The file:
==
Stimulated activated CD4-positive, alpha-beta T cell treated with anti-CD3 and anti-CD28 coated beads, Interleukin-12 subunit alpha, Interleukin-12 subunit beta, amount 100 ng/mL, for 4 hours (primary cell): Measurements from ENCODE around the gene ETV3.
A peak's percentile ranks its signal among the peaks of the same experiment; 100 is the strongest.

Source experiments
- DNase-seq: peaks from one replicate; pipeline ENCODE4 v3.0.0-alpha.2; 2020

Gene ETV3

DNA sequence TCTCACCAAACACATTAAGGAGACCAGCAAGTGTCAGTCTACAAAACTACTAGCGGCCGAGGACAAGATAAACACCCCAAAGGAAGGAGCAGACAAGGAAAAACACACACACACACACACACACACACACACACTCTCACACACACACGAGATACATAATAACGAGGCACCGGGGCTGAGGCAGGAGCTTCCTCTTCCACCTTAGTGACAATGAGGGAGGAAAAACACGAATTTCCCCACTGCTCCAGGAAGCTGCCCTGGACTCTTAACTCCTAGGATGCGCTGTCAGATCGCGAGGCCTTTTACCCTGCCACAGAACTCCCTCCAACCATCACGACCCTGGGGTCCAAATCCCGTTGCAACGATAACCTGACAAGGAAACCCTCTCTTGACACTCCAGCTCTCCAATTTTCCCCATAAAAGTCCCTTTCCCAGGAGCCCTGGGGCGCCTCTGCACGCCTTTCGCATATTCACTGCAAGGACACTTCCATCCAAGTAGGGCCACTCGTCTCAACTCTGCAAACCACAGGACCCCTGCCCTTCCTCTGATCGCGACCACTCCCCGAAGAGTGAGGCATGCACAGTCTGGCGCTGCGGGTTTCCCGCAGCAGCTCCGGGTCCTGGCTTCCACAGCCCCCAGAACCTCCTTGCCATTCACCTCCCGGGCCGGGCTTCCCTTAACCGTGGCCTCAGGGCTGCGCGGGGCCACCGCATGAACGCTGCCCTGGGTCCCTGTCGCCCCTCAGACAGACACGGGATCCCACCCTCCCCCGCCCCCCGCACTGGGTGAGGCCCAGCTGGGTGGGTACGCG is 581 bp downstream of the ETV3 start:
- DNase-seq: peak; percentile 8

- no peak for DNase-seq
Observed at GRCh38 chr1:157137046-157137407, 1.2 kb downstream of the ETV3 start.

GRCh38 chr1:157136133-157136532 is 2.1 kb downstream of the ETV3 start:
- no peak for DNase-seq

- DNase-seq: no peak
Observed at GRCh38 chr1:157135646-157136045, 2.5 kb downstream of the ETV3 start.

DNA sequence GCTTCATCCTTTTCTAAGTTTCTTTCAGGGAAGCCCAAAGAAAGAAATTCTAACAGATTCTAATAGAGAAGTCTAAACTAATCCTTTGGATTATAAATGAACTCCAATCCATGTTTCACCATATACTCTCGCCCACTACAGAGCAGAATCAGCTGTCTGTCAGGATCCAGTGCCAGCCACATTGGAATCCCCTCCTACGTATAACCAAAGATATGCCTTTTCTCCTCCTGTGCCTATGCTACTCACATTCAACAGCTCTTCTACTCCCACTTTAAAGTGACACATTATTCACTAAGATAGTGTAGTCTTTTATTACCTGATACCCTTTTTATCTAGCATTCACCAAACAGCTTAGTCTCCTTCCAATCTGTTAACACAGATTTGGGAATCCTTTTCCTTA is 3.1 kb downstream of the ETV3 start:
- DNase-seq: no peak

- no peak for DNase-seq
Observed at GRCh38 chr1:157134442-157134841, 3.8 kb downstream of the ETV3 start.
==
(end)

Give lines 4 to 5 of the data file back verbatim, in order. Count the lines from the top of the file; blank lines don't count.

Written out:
- DNase-seq: peaks from one replicate; pipeline ENCODE4 v3.0.0-alpha.2; 2020

Gene ETV3